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Topic: Common Cathode Bi-Color LED Matrix - ghosting (Read 1 time) previous topic - next topic

tdos67

Hello,

I would greatly appreciate some advice on a Bi-Color LED Matrix project I put together where there is some ghosting.

The project consists of the following:

  • Common Cathode Bi-Color LED Matrix
  • 4017B Decade Counter
  • 8 2N7000 Transistors


The 8 Green and Red Column Pins from the LED Matrix plug directly into the Arduino.
The Decade Counter outputs pins Q1 to Q8 through a 2N7000 transistor (one for each output) to the Bi-Color LED Matrix.

Now, my understanding of how a Common Cathode LED Matrix works is that setting a column to LOW disables the column.  Setting a row to HIGH disables the row.

What you then do is that you start at row 1 then you repeat the following.
START REPEAT
You apply a pattern to the green columns. A column set to HIGH causes the green LED to light up.
You apply a pattern to the red columns.  A column set to HIGH causes the red LED to light up.
You set the current row to LOW to enable the row.
After a delay you set the current row to HIGH
You then move onto the next row
END REPEAT

Now, the decade counter does this quite effectively.

However, I read somewhere that the above process can cause ghosting and the way to avoid it is that each time you move onto a new row and set it to LOW to enable it, you don't just set the previous row back from LOW to HIGH to disable it, you set every row to HIGH and then the current row to LOW. 

The ghosting that is appearing on the Bi-Color LED Matrix is that where we want an LED to be off, it instead has a faint colour where the LED immediately below it in the next row  (but same column) is lit.  So, with (row,column), if (2,2) is set to off and (2,3) is lit, (2,2) has a faint colouring matching (2,3) whether it be red, green or yellow.

If the fact that I am not setting all rows to HIGH each time I move onto the next row and set it to LOW to enable it is the cause of the ghosting then I'm not sure how to fix it using a decade counter and my code.  I'd be wasting a lot of clock cycles with the decade counter going through all 8 rows each time I move onto the next row and preceded setting it to LOW by setting all other rows to HIGH.

I'm wondering if someone can tell me whether I can get the decade counter to work with my below code (or something similar) and remove the ghosting.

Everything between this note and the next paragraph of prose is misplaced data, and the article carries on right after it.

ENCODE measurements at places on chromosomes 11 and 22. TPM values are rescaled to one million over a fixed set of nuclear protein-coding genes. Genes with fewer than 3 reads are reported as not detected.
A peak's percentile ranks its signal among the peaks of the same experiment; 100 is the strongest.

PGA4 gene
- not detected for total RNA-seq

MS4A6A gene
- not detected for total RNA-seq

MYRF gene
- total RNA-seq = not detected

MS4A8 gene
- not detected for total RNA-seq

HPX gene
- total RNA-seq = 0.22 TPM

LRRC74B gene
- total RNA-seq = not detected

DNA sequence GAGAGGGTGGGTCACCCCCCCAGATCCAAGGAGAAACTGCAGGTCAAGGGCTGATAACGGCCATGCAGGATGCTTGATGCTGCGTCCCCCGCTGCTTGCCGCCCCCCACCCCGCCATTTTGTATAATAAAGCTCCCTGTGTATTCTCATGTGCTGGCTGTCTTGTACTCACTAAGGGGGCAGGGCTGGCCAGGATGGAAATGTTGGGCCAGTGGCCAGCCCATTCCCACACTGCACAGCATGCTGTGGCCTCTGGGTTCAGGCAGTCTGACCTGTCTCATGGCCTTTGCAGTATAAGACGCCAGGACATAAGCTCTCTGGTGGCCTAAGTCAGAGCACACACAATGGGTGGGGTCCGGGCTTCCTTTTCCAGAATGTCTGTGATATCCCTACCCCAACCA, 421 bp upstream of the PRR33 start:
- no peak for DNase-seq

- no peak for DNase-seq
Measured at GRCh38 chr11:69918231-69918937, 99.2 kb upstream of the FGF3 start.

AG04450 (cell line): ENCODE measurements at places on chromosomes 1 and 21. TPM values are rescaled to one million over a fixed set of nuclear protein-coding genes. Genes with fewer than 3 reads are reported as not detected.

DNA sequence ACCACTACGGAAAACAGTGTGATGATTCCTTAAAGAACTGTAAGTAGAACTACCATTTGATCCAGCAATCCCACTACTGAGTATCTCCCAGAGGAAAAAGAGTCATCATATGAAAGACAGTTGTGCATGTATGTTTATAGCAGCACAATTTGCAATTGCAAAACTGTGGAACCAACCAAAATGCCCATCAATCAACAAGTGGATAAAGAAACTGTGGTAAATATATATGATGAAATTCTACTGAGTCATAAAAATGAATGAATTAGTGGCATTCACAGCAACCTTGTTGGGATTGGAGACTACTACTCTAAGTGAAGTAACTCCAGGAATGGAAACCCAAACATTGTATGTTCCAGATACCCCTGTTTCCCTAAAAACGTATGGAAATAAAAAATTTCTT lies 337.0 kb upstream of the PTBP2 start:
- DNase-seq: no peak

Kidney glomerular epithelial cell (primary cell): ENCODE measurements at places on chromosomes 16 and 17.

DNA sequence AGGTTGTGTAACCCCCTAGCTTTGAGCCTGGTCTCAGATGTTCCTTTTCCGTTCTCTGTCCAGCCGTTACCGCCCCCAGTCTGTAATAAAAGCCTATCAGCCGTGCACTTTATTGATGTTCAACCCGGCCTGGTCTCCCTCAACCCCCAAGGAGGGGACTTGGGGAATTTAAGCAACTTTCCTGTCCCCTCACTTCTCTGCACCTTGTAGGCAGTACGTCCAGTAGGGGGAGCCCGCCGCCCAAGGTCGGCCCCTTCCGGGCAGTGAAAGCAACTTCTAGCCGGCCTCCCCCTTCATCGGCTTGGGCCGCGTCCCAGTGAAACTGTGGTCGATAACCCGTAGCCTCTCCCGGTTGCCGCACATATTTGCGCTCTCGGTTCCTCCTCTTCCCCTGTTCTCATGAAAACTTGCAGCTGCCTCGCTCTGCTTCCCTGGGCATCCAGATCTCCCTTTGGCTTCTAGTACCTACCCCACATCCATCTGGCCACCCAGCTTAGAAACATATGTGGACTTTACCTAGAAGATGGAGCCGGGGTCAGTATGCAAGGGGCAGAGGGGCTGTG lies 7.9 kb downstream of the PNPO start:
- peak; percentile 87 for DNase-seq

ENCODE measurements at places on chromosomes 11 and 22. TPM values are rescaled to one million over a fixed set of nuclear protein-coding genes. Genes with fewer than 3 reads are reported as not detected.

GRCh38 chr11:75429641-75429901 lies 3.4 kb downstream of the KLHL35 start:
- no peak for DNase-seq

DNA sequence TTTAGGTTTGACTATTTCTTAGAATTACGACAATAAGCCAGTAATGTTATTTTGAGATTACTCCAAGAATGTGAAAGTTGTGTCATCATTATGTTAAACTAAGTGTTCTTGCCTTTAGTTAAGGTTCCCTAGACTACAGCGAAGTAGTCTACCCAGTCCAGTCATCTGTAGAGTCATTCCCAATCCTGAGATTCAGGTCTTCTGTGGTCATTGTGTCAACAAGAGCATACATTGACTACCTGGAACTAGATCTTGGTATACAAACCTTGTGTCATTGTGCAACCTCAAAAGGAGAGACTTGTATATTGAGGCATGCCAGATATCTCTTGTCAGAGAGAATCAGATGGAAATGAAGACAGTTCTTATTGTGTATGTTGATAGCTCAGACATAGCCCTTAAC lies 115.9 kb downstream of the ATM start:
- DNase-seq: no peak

If I do need to set all rows to HIGH prior to setting each new row to LOW, I'm wondering if I should use a shift register instead of a decade counter so that I can do a ShiftOut of B11111111 to set all rows to HIGH and then do a ShiftOut with the bit representing the row I want to enable set to 0 (e.g. B11101111 to enable the fourth row).

Any advice would be greatly appreciated.

Below is the code I'm using.  Incidentally, I tried playing around with the delayMicroseconds values but the only way I could get rid of the ghosting was at the cost of the display flickering noticeably.


Code: [Select]
/* Bi-Color LED Array using Decade Counter and set of eight 2N7000 Transistors */
void refresh();
void pulse(int pin);

const int clockPin = 18;  /* A4 */
const int resetPin = 19;  /* A5 */

const int greenPins[8] = {2, 3, 4, 5, 6, 7, 8, 9};
const int redPins[8] = {10, 11, 12, 13, 14, 15, 16, 17};  /* 14 is A0, 15 is A1, 16 is A2, 17 is A3 */

// colors off = 0, green = 1, red = 2, orange = 3

const unsigned char PROGMEM pixels1[8][8] = {
  {0, 2, 0, 0, 0, 0, 1, 0},
  {0, 2, 0, 0, 0, 0, 1, 0},
  {0, 0, 2, 0, 0, 1, 0, 0},
  {0, 0, 0, 3, 3, 0, 0, 0},
  {0, 0, 0, 3, 3, 0, 0, 0},
  {0, 0, 1, 0, 0, 2, 0, 0},
  {0, 1, 0, 0, 0, 0, 2, 0},
  {0, 1, 0, 0, 0, 0, 2, 0}
};

byte pixels[8][8];


/* -------------- */
/* Setup Function */
/* -------------- */

void setup()
{
  pinMode(clockPin, OUTPUT);
  pinMode(resetPin, OUTPUT);

  for (int i = 0; i < 8; i++)
  {
    pinMode(greenPins[i], OUTPUT);
    pinMode(redPins[i], OUTPUT);
  }

  for (int i = 0; i < 8; i++) {
    for (int j = 0; j < 8; j++) {
      pixels[i][j] = pgm_read_byte(&pixels1[i][j]);
    }
  }
}

/* ------------- */
/* Loop Function */
/* ------------- */

void loop()
{
  refresh();
}

/* ---------------- */
/* Refresh Function */
/* ---------------- */

void refresh()
{
  pulse(resetPin);
  delayMicroseconds(2000);